On March 13, the Council and Cultural Vistas will host a political salon with Caren Marks, Parliamentary State Secretary in the German Federal Ministry for Family Affairs, Senior Citizens, Women and Youth. She will discuss the gender policies and priorities in German politics. More information.
Events at Warburg Chapters
On March 7, the Chicago Warburg Chapter will host a discussion and luncheon with Bundestag Member Alexander Kulitz (FDP), who will discuss the challenges and opportunities in transatlantic relations. More information.
On March 14, the Denver Warburg Chapter will host a discussion and dinner with Constanze Stelzenmüller, Robert Bosch Senior Fellow at the Center on the United States and Europe at Brookings. More information.
On March 25, the Dallas Warburg Chapter will host a panel discussion on German politics and the end of the Merkel era with Dr. Christian Martin, Professor of European and Mediterranean Studies and Max Weber Visiting Chair in Germany and European Studies at NYU; Juliane Schäuble, U.S. Correspondent for Der Tagesspiegel; and ACG President Dr. Steven E. Sokol. More information.
On March 8-9, 2019 in Boise, Idaho, the ACG will host InsightDeutschland Weekend Town Hall: A Conversation with Idahoans about the German-American Relationship, as part of the Year of German-American Friendship, with support from the Frank Church Institute at Boise State University. The goal of the town hall is to engage new audiences in a conversation and a genuine exchange of ideas about the transatlantic relationship, highlighting the deep political, economic, and social ties and shared issues that impact the citizens of our countries both globally and locally. The InsightDeutschland Weekend Town Hall will consist of a series of interactive discussions, commencing on Friday evening and concluding on Saturday afternoon. A diverse array of policymakers, diplomats, politicians, journalists, business and civil society representatives will engage the attendees in a dialogue about current issues – domestic and international – confronting Germans, Americans, and the transatlantic partnership. To register and view the schedule of activities, please click here.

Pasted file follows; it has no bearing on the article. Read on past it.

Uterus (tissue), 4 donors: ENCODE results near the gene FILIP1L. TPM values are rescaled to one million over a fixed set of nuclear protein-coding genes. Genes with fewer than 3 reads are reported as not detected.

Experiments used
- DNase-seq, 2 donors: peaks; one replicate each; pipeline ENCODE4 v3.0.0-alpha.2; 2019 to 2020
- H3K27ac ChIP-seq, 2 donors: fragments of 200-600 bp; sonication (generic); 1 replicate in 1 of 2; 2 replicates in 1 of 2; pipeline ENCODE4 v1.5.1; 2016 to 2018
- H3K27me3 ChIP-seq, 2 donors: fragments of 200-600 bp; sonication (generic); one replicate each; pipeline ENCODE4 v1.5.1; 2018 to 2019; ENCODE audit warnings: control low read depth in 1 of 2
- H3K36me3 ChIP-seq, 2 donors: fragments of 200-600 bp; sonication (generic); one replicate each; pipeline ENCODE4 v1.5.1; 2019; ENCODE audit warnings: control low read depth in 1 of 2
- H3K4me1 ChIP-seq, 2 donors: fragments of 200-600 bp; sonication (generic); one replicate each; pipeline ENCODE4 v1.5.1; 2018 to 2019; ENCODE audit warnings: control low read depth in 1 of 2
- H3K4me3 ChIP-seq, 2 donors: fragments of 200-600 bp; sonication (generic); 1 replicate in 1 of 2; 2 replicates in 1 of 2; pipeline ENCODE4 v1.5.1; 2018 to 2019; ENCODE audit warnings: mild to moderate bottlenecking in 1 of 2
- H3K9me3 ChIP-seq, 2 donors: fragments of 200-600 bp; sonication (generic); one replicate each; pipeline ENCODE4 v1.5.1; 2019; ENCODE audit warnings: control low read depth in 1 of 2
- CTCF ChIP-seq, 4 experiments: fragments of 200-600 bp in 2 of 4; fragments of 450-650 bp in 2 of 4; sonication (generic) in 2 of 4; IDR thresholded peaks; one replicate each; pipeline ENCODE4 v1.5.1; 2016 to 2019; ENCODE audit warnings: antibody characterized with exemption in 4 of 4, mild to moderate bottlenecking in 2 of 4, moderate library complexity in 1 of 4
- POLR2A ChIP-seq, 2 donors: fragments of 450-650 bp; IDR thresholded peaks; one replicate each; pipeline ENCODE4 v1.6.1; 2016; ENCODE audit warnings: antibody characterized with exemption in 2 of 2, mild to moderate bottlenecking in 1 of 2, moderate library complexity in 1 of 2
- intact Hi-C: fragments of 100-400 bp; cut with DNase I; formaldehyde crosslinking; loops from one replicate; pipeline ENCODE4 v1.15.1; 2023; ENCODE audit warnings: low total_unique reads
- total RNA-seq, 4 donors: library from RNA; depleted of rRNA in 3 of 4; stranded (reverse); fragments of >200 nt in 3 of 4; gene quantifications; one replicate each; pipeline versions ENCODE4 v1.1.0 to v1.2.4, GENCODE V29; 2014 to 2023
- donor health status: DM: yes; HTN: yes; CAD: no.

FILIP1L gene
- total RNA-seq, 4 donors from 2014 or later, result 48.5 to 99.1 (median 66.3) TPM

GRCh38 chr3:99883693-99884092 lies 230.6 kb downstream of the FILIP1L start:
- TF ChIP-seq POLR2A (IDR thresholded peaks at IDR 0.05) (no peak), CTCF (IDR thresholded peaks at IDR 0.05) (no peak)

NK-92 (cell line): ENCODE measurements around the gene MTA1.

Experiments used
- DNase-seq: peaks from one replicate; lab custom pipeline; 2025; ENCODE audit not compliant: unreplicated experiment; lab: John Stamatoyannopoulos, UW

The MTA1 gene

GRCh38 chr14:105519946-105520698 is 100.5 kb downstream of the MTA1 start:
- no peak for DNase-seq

The ACG will implement two more InsightDeutschland Weekend Town Halls in Salt Lake City, Utah on July 11-12, 2019 and in Phoenix, Arizona on October 4-5, 2019. For more information about these town halls, please visit the ACG’s website here.
As part of Deutschlandjahr, the ACG is collaborating with the ZEIT-Stiftung Ebelin and Gerd Bucerius to convene German and American opinion leaders through a series of events to discuss how to confront social inequality in the United States and Germany. Given the political polarization, fragmentation of society, and growing social inequity on both sides of the Atlantic, this series will look at how to overcome the fraying of the fabric of society. Titled "Social Disruption: How to Confront the Fraying Social Fabric and Social Inequality in Germany and the U.S.?" this new initiative will will engage local government representatives, local community foundations, private foundations, and social enterprises. The goal of the project is to highlight the work and activities of local social entrepreneurs and foundations in their local communities and to share best practices.